Our Dolcetto, which should be the quickest and easiest wine to make and drink is the biggest headache every year. For three years in a row everything looks fantastic - perfect temperatures, everything healthy, moving predictably, and then all of a sudden at 5 brix it slams on the brakes. That clean 7-day magic just became 12-13 days of nail biting drama, getting bitter and tannic and threatening to produce off flavors.
   Yeast are magical fungi that facilitate a lot of what is wonderful in the world. For example: alcohol (including favorites such as beer, wine, and Old Turkey), bready goodness like ciabatta and the amazing brioche (butter is another wonder), kefir, some stinky cheese rinds and MSG. They also have some evilness, like infections and food spoilage. They are quite a broad range of beasties. For winemaking we are interested in two basic types, and selection are propagated from those that have special features. Some are more voracious than others, some are more sensitive to heat or cold or their nutritional preferences. Some pump out extra goodness in their lifespan, like glycerol that imparts fullness and sweetness - this however is at the cost of greater nutritional fastidiousness and potential difficulty.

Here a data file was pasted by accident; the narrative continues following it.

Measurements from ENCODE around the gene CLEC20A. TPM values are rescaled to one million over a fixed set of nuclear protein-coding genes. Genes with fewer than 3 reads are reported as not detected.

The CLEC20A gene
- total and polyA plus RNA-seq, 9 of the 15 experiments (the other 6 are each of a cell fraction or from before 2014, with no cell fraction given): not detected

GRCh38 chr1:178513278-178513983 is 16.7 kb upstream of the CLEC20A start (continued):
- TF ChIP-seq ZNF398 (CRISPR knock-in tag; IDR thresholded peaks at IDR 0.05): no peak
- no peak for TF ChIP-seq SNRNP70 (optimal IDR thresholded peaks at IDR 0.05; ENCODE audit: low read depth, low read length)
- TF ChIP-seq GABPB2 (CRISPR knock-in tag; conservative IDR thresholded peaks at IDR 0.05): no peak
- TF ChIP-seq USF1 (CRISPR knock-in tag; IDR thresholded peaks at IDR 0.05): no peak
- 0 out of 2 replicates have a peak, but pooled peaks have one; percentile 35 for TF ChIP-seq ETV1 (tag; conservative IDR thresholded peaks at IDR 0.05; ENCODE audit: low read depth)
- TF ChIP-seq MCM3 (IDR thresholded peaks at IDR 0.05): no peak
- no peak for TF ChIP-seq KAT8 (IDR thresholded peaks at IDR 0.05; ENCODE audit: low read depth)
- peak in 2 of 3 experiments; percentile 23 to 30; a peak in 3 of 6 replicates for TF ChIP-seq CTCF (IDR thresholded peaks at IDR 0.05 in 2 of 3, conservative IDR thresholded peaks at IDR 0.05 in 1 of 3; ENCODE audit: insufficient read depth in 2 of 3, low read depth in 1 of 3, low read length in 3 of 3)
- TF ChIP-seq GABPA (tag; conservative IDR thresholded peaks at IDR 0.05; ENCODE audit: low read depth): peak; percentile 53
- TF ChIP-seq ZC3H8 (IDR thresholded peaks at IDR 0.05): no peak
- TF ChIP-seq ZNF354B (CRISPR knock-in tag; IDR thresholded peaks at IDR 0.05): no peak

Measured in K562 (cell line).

More important though than just choosing yeast from a catalogue is that grapes can come with their own hurdles. High potassium in skins can actually shut down yeast metabolism. Different vineyards carry different microbial loads, and these can interfere with the yeast doing their job. Sometimes there are other organisms that are subtly part of a flavor profile that is accepted as part of "terroir."
   The problem is that yeast are particular, and when they are stressed, scared, or feeling insecure or unappreciated they create flavors and aromas that humans don't care for. Ever smelled rotten eggs, garlic, or farty wine? Yeast did it. One of the most widespread modern afflictions is a yeast called "brett" (Brettanomyces) that can feed off of wood sugar in barrels, residual sugar in wines (there is always some) and is highly resistant to sulfur. It is far more voracious than the yeast that conducts fermentation, and in fact in can ferment on its own as well. The problem is that it produces yucky smells like wet horse, sewage, or other fun descriptors. At a low level it can add complexity (this is common in some Malbecs from Argentina on purpose) and some beer styles actually inoculate for it - far away from the winery hopefully.